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Über dieses Buch

This book focuses on current key issues of international security from an actor-centered approach. The volume is divided into 3 sections: the first part analyses an array of security issues in Europe, the second one explores how those security issues play out in the Americas, and the third focuses on Africa. Each of the chapter authors outlines the relevant ideas, interests and institutions. The volume provides an overview of how global, regional, and national actors, differ in their management approaches, capacity levels, and how these differences translate into cross-regional cooperation on security issues.

Inhaltsverzeichnis

Frontmatter

EUROscepticism and Monetary Security in Europe

Abstract
By deliberating on the correlations between the monetary security and the EUROsceptic views of the European citizenry and elites, this chapter addresses the problem of supranational monetary policy and the consequences it has for the economic security of the EU and its constitutive member states. The analysis starts with the introduction into the concept of EUROscepticism and its relations with the classical Euroscepticism. Then the second key term of the chapter is defined, which is the monetary security—nested in the general understanding of the economic security. Here, not only the author provides his own understanding of the monetary security, but also discusses its main levels, dimensions, functions and determinants. In the last part, the correlations between the two phenomena are discussed, followed by a conclusive part, summarising the main conclusions on the correlations between the phenomenon of EUROscepticism and supranational monetary integration.
Rafał Riedel

European Space Security and Regional Order

Abstract
This chapter provides brief analysis of space security, as well as its origin and ideas important for ESA and the European Union. This allows to discuss main elements of space security in latest documents prepared by the European Commission, reveals driving forces for regional order, when challenges and problems in outer space could be used as a transmission belt for domestic and regional preferences to the global level. The author argues that these preferences are mostly of military nature and institutions of space security, that have been created by the European Union, will be analyzed from the perspective of defense and military goals.
Irma Słomczyńska

Role of Sub-national Actors in North American Security

Abstract
This chapter examines the nature and potential concerns and challenges of still unexplored phenomenon of sub-national actors’ activity in the world politics, especially in the North America. The chapter finds that American non-central governments, even have clear agenda in foreign affairs, are more limited by structured ideas and through structured institutions, than through interests on the states’ level. The chapter also argues that to deal with the rise of states’ activity in foreign affairs, more attention should be given to the question of change and continuity in relations between central and non-central governments, but also between sub-national governments in the North America.
Paweł Frankowski

Regional Security in the Twenty-First Century’s South America: Economic, Energy, and Political Security in MERCOSUR and UNASUR

Abstract
In 2004, Brazil and its South American neighbors created the Union of South American Nations (UNASUR). UNASUR was added to existing Latin American regional organizations such as the Mercado Común del Sur (MERCOSUR) or the Organization of American States (OAS), leading to overlapping regionalism both in membership and issues. UNASUR was supposed to serve political cooperation and integration of infrastructure but it gradually turned to security issues when it launched the South American Defense Council in 2008. Mixing traditional and non-traditional security issues, like energy, UNASUR led to complex regional security governance. Understanding this complex set of economic, energy, and traditional security requires a differentiated look at ideas, actors’ interests, and institutional competencies. This chapter will analyze economic, energy, and traditional security governance in South America by focusing on MERCOSUR and UNASUR with a particular view to the regional power Brazil by applying such a theoretical lens.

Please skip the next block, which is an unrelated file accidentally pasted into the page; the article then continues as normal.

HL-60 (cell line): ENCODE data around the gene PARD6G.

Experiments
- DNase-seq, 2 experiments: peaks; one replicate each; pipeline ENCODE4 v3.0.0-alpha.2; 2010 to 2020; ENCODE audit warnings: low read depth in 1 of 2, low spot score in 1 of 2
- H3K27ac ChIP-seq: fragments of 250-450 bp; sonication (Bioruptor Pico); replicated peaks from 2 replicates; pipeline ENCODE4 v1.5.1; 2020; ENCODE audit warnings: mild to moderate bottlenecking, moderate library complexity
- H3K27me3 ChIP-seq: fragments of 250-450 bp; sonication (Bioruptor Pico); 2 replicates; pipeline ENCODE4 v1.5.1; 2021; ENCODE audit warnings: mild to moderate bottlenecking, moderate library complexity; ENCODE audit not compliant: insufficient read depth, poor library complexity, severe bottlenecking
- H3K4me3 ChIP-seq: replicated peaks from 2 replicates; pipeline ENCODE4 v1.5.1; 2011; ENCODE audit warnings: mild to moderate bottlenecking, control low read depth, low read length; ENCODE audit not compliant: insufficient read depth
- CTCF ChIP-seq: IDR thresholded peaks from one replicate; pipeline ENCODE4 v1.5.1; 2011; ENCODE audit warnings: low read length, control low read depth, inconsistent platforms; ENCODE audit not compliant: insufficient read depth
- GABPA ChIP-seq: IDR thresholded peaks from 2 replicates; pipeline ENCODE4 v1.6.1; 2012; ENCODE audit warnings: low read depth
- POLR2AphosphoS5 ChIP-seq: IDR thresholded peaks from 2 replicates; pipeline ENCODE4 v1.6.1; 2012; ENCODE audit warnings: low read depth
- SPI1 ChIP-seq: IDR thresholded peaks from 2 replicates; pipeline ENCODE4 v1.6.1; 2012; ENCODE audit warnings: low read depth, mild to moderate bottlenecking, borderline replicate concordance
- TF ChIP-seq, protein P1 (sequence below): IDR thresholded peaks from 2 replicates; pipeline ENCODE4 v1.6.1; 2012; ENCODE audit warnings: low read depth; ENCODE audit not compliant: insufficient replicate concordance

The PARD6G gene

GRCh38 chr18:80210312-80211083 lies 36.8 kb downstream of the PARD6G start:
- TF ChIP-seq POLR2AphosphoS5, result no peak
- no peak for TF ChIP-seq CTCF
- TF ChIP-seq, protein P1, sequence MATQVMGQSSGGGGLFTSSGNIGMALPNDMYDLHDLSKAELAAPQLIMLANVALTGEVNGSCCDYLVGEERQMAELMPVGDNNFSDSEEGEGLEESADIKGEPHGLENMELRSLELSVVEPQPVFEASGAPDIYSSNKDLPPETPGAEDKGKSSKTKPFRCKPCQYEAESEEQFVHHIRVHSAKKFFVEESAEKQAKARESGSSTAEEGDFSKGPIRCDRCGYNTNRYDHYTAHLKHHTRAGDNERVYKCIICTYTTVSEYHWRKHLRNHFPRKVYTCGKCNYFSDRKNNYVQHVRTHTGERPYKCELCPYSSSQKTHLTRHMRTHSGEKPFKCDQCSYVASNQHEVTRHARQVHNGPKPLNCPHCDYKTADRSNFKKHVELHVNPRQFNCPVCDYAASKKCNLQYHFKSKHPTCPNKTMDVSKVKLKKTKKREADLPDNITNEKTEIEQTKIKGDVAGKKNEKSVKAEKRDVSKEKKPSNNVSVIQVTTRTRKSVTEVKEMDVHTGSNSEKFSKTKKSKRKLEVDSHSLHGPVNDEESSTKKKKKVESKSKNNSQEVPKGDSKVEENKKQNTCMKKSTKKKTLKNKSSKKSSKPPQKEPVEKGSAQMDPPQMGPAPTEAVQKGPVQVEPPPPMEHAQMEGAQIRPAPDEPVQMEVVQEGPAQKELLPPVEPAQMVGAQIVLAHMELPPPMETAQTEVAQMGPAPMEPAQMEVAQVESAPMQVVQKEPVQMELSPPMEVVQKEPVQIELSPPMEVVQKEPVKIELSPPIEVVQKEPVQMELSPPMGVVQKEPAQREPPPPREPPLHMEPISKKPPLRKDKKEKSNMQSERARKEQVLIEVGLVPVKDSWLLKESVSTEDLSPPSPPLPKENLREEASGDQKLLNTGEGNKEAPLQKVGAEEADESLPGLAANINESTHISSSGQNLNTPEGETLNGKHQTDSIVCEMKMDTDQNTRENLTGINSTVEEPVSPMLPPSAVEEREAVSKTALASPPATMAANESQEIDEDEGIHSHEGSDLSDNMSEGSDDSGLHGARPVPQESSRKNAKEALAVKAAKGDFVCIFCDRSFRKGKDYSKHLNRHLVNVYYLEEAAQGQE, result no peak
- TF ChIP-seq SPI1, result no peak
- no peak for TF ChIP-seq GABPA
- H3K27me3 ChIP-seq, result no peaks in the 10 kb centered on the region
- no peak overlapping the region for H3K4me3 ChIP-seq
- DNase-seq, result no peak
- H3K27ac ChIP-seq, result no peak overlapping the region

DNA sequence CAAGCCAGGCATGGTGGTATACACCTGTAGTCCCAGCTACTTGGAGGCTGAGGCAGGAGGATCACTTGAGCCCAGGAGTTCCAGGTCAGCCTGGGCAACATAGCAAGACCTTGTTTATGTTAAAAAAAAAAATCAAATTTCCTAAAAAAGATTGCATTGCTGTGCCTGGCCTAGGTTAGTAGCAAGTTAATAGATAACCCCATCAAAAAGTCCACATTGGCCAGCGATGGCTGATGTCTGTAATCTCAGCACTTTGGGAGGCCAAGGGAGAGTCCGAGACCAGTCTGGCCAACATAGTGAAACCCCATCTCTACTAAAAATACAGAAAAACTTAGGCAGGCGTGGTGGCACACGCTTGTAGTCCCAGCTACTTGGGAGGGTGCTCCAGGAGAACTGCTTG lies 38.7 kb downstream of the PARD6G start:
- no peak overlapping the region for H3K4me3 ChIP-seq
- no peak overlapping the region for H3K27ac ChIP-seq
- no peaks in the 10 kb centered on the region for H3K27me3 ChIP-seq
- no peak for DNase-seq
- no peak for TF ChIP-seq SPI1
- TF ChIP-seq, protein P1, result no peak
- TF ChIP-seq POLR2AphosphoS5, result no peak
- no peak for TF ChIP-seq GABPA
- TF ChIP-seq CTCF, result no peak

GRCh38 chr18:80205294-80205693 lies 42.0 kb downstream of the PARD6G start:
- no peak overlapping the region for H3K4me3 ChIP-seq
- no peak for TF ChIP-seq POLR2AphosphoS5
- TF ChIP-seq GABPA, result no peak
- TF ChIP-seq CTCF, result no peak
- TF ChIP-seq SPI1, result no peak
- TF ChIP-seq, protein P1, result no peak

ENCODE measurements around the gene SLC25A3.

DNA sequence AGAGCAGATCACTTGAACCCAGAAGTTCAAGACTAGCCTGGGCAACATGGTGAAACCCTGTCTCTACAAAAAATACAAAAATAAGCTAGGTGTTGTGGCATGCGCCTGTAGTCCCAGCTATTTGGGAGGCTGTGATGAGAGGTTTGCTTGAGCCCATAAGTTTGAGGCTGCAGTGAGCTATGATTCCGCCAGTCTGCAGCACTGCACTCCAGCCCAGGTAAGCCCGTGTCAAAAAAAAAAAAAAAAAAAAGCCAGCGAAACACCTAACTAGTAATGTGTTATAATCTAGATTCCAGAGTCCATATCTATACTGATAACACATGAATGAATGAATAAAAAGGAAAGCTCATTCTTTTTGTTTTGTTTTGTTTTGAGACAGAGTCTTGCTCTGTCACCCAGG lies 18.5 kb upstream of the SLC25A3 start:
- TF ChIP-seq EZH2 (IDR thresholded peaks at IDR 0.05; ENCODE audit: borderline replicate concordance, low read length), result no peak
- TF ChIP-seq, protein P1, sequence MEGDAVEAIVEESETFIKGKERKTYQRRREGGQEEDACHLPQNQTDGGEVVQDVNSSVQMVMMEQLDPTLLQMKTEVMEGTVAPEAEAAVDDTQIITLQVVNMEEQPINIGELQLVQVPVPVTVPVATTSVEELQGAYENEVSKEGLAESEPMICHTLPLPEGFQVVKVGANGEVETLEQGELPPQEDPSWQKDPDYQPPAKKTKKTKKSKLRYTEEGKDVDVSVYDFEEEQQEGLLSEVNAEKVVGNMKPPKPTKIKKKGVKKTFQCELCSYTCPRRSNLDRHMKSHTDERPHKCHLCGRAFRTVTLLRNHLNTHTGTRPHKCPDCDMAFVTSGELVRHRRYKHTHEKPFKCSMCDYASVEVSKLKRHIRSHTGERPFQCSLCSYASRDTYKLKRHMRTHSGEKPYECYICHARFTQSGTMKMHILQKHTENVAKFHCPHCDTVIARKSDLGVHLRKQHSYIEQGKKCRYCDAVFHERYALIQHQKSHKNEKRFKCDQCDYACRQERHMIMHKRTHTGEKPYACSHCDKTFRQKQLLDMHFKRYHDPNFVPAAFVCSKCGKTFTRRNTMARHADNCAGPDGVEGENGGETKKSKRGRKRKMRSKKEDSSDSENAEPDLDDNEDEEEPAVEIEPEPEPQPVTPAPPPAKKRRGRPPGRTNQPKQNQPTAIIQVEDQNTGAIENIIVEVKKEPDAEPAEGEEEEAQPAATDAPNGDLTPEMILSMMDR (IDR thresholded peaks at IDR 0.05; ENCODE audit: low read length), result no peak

Katharina L. Meissner

The Distinctiveness of the Latin American Security System—Why Is It so Different? Public International Law Perspective

Abstract
This chapter highlights the distinctiveness of international law as applied and formed by the Latin American States with regard to the security issues. Following the concept pursued in this book, the chapter will be divided into four parts. The first one, ideas, discusses the principles of non-intervention and commitment to democracy as the fundaments of the Latin American security system; the second one, interests, concerns the Latin American States’ security interests; the third part, institutions, is focused on the Latin American institutional security framework; and finally, interactions show the relations between the Latin American and universal security systems from the perspective of international law. The thesis advanced in this paper is that Latin American security system is distinct from the universal one not only in terms of important security issues, history and pursued policies, but also because of the specific application and understanding of principles and institutions of international law, which underline the autonomy of the Latin American region from the rest of the international community.
Agata Kleczkowska

Security at the Centre of Post 2000 EU–Africa Relations

Abstract
At the 2007 Africa—8European Union (EU) summit, a Joint Africa–EU Strategy (JAES) was agreed upon that defined the long-term policy orientation between the two continents. A partnership in peace and security (JAES P&S) received a prominent place within the Strategy. 2017 is a special year for the continent-to-continent relationship since it marks up its 10th anniversary. Understanding the outcome of the JAES P&S one needs to assess and analyse on the one hand, the role that ideas (such as e.g. the paradigm changes in the conceptualisation of security, its nexus to development and regional integration) had on informing the standing up of JAES P&S, and on the other hand analyse the inter-institutional interactions needed in the implementation of this partnership.
Lola Raich

Boko Haram and Identity Reconstruction in Lake Chad Basin Region

Abstract